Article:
Words by Sean Moeller, Illustration by Johnnie Cluney, Recording engineered by Mike Gentry
Canadian Leif Vollebekk has a song here entitled, "At The End Of The Line," but nearly every single one in this tiny collection of songs sounds like he's given a similar address. They are desolate inner conversations that sprawl out with their boniness. They are all elbows and knees -- the drawn out and smoky tails to conversations, with words and expressions hanging loosely in the air, like forgotten fixtures. These are the dim thoughts that you're left with when the real life and moving bodies have left the room, left the house. These are the smoldering remainders that we get to keep in our back pockets, in our wallets, and we get to pull them out to look at every so often, when memories kick in, but don't worked perfectly.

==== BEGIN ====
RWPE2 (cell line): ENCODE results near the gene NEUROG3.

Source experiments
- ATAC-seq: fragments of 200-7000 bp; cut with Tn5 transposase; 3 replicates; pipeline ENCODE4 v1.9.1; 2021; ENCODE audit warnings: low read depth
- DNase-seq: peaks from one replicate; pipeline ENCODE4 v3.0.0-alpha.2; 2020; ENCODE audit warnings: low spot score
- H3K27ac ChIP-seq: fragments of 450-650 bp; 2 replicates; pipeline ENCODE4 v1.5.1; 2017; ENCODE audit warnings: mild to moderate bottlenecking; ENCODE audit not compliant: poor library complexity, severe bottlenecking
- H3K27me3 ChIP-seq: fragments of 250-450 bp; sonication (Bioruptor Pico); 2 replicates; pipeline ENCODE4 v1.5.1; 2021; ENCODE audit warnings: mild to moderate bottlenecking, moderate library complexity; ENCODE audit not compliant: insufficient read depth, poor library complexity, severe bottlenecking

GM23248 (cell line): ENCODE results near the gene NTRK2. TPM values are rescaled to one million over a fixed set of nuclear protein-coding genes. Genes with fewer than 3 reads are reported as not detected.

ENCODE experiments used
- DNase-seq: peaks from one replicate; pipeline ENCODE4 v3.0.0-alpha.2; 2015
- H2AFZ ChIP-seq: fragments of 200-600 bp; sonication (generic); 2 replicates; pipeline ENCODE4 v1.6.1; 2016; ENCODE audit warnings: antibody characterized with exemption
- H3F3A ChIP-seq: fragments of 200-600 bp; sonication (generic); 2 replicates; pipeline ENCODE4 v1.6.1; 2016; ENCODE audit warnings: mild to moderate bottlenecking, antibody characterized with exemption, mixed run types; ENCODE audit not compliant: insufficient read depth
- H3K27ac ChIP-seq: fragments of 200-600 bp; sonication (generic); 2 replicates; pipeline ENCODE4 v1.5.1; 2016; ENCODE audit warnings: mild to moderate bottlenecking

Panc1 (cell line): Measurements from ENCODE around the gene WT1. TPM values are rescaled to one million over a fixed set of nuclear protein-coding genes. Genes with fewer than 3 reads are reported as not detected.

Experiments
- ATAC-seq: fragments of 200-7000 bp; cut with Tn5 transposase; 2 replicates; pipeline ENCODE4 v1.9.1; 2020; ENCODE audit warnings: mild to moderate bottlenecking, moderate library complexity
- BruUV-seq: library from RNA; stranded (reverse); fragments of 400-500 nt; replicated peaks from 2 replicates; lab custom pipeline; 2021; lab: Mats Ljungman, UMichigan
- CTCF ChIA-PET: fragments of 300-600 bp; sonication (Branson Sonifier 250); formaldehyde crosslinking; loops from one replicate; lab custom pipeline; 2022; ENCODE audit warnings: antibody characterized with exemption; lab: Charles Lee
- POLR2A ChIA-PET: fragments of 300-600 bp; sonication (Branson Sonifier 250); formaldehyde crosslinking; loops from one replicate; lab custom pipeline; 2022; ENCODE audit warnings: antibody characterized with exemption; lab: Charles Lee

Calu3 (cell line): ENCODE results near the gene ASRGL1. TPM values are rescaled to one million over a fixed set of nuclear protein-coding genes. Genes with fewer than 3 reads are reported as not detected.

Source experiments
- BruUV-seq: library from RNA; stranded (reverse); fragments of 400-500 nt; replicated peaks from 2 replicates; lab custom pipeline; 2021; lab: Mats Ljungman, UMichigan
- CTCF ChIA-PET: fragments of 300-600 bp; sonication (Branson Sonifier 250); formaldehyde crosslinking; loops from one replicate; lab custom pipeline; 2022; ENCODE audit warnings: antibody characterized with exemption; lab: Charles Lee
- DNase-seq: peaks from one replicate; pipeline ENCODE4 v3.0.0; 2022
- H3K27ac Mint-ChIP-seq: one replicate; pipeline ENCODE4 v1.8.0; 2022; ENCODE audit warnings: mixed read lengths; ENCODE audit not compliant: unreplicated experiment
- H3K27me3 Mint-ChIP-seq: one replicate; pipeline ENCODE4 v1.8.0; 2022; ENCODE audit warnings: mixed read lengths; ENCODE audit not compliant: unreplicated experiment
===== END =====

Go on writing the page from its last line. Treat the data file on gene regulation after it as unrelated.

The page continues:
Vollebekk is an astute writer and an admirer of stories that are full of drama but aren't what you'd call dramatic. They are cinematic and they're big, gorgeous and dreadful all at the same time. You're lucky if the clouds part once within them, but he does dreariness so delightfully, giving us encounters such as the one we hear in "Off The Main Drag," when he sings, "We'd always talked about going for a beer/She said it's strange now that you're here/We went back to her place/57th Street, we crossed it/She's about as poor as me but she looks twice as good." It's a toss-up if any of what happened was good. If it was all crummy though, he makes you feel like you'll take it anyway.